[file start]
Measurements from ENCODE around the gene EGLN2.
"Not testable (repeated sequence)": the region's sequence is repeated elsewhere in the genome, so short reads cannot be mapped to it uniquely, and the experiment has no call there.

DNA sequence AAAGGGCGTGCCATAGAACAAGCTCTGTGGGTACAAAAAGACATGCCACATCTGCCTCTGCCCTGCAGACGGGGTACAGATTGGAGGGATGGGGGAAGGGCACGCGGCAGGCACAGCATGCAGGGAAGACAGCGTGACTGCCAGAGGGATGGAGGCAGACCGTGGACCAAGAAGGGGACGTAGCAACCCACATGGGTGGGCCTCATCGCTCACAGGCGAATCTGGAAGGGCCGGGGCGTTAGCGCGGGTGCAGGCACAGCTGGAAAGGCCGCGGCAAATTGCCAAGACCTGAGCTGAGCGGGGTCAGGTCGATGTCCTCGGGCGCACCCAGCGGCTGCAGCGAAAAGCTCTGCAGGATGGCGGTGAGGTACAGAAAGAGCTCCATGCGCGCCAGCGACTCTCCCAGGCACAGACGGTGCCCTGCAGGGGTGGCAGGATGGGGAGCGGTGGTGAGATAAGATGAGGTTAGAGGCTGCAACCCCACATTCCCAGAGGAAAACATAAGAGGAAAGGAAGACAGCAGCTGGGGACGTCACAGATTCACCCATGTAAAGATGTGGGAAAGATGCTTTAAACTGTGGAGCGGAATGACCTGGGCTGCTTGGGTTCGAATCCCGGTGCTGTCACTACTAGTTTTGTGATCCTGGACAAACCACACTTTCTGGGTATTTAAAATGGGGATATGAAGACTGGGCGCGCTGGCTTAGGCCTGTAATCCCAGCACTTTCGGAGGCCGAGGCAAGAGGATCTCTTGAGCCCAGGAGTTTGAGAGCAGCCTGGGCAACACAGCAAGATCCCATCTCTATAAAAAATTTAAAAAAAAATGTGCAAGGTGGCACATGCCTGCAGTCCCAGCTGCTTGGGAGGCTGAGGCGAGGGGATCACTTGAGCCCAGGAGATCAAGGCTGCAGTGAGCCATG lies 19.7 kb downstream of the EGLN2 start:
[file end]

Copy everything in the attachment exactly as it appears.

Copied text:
Measurements from ENCODE around the gene EGLN2.
"Not testable (repeated sequence)": the region's sequence is repeated elsewhere in the genome, so short reads cannot be mapped to it uniquely, and the experiment has no call there.

DNA sequence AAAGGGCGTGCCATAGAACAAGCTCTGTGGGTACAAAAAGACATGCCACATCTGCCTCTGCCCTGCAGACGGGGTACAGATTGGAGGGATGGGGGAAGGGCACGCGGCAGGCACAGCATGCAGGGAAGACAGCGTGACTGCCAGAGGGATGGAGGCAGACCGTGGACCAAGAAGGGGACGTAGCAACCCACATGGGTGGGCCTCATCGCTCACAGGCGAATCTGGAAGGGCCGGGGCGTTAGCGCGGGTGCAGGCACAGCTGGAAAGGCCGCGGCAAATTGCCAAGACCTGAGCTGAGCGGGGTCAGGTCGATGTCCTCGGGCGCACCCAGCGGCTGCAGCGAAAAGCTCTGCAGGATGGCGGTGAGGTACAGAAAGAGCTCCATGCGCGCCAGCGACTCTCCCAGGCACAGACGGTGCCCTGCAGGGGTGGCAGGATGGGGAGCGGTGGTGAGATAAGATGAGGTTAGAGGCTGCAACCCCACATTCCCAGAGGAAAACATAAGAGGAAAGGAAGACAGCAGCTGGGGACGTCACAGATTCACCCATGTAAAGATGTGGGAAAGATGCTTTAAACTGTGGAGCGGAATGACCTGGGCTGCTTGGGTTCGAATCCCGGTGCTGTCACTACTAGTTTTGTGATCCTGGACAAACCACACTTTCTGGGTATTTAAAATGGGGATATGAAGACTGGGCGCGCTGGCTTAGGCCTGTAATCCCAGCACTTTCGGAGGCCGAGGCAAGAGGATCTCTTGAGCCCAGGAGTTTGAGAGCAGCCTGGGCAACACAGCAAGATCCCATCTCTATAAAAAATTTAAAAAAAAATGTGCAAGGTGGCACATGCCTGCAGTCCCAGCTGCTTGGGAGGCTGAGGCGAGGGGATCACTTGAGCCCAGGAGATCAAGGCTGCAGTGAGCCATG lies 19.7 kb downstream of the EGLN2 start: